City Manager Talks Cambridge Emergency Shelter, Discourages Street Closures in Council Meeting
On Leave Due to COVID-19 Concerns, Forty-Three Harvard Dining Workers Risk Going Without Pay
Harvard Prohibits Non-Essential University Travel Until May 31, International Travel Cancelled Until August 31
Ivy League Will Not Allow Athletes to Compete as Grad Students Despite Shortened Spring Season
‘There’s No Playbook’: Massachusetts Political Campaigns Navigate a New Coronavirus Reality
Ted A. Mayer may have left the "chef-ing" business 25 years ago, but he still speaks like a restaurateur.
"Any restaurant that rests on a formula doesn't do well," he says. "It gets tired, the people lose interest, the standards start falling."
As director of dining services, Mayer makes sure that the ideas involved in maintaining Harvard's dining system are as fresh as the meals served, which mean he and his staff are constantly implementing new policies.
Since his arrival at Harvard two years ago, Mayer has expanded the Crimson Cash service, which he oversees, to include use at the Coop, the Technology Product Center and library copy machines. He implemented the fly-by lunch service and brought changes to the floundering Loker Commons, which is now in the black.
In a neat sun-lit office, under a large wooden sign that proclaims "Never enough thyme," Mayer speaks of the two years since he assumed the helm of Harvard's dining system, a post previously occupied by Michael P. Berry, widely known as the "Mealtime Messiah."
"It's not filling someone else's shoes," he says. "I'm not trying to outdo anyone. It's about structuring a department that allows it to respond as quickly as possible to its customers."
Mayer, who formerly worked at Colby College and Middlebury College, oversees the five million meals served annually to the Harvard community and the 500-person staff of the 13 dining halls, 12 restaurants and two catering services.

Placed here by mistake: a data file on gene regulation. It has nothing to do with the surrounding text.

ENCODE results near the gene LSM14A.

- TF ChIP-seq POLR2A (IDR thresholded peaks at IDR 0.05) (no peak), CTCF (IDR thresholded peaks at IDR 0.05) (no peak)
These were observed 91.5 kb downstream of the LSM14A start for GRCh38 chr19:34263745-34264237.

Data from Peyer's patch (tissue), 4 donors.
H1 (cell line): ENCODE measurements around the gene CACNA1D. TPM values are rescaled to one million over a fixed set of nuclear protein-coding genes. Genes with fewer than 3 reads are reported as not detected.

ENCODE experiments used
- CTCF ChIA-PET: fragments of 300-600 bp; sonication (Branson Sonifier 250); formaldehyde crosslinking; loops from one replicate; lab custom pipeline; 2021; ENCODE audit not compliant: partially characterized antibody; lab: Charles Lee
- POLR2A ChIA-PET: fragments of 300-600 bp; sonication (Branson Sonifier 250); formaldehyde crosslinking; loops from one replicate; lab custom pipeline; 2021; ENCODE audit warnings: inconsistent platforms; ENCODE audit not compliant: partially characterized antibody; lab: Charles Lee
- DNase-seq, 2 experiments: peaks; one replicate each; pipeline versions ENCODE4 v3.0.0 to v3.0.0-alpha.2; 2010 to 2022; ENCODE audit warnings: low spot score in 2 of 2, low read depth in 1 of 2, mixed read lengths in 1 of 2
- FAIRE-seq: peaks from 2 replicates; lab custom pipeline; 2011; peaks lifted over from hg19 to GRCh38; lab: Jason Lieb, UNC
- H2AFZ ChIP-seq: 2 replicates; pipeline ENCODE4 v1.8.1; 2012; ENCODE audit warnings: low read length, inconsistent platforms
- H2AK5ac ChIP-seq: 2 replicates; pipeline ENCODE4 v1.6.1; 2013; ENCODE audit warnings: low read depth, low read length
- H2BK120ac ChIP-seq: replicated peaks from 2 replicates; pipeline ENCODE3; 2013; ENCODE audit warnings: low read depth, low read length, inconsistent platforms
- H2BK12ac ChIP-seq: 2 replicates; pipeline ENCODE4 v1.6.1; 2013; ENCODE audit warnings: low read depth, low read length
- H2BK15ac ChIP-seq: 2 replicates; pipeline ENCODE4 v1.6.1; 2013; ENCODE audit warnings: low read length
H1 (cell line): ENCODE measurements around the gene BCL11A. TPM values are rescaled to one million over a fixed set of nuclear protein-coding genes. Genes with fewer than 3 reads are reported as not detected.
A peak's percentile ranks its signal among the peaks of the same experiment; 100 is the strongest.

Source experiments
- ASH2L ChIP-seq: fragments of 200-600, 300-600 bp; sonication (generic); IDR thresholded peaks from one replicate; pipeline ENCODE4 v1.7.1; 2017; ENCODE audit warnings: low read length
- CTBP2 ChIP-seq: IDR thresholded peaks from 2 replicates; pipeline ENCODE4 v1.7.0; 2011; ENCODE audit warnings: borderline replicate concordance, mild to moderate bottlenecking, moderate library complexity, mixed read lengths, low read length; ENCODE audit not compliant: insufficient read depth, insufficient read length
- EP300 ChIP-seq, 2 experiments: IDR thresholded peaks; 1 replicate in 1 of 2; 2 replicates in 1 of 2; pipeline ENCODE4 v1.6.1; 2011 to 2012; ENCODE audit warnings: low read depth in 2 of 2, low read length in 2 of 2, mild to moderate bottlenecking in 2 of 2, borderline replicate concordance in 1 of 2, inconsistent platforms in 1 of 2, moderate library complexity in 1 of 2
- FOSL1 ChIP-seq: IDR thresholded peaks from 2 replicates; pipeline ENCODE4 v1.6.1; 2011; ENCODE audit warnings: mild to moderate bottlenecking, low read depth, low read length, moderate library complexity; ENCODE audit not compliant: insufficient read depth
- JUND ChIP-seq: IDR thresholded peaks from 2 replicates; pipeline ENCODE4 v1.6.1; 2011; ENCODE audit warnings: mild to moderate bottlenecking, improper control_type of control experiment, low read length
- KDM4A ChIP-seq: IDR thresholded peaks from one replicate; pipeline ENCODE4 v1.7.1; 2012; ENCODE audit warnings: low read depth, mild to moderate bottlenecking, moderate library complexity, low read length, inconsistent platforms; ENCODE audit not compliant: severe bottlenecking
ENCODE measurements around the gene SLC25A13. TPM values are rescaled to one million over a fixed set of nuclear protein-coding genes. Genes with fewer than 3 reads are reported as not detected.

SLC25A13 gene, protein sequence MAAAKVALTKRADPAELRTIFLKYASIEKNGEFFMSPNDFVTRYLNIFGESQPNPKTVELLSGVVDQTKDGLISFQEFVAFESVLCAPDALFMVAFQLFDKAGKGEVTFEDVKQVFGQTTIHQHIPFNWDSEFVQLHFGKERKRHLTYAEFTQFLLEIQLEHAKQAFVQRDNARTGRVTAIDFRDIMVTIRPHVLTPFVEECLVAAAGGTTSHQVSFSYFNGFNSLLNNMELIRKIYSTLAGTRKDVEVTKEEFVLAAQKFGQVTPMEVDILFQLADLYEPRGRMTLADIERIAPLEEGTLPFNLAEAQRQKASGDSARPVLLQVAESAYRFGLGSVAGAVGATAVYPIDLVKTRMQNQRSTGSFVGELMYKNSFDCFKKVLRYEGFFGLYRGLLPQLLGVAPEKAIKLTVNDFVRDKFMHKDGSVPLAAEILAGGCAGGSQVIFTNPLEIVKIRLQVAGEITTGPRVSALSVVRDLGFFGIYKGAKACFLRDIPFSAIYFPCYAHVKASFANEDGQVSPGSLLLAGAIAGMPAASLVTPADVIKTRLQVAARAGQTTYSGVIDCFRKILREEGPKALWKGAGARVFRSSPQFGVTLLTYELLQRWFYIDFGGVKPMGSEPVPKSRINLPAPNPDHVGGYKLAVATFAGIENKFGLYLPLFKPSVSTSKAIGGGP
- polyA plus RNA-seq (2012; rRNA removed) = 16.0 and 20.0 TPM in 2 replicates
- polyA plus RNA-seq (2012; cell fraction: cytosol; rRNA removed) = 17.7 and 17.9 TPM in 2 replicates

This summer he will oversee renovations of the Eliot and Kirkland house dining halls, which will be followed by renovations of the other house dining halls for at least the next six summer vacations.
And while his administrative work is important, Mayer stresses his efforts to interact with the people within the dining system. He eats in campus dining halls at least once a day and tries to design improvements based on student response on feedback cards.
This personal style works well in Harvard's House dining hall system. Mayer says the localized dining halls allow the staff to cater to different students' needs. Students get to know their house dining hall staff members, and their ideas get filtered to dining services through the staff.
"Rather than have it generic we have it more customized," he says.
In the commencement address he delivered last month to the New England Culinary Institute, Mayer cited a study of 247 interviews that showed, in addition to knowledge and service, Harvard customers want people with a passion and commitment to food.
Mayer says that students make his job special. He adds that many view dining services as one of the most responsive departments on campus.
"I think the students here are great," he says. "Obviously, they're very bright, but more importantly they appreciate what dining services does for them."
Want to keep up with breaking news? Subscribe to our email newsletter.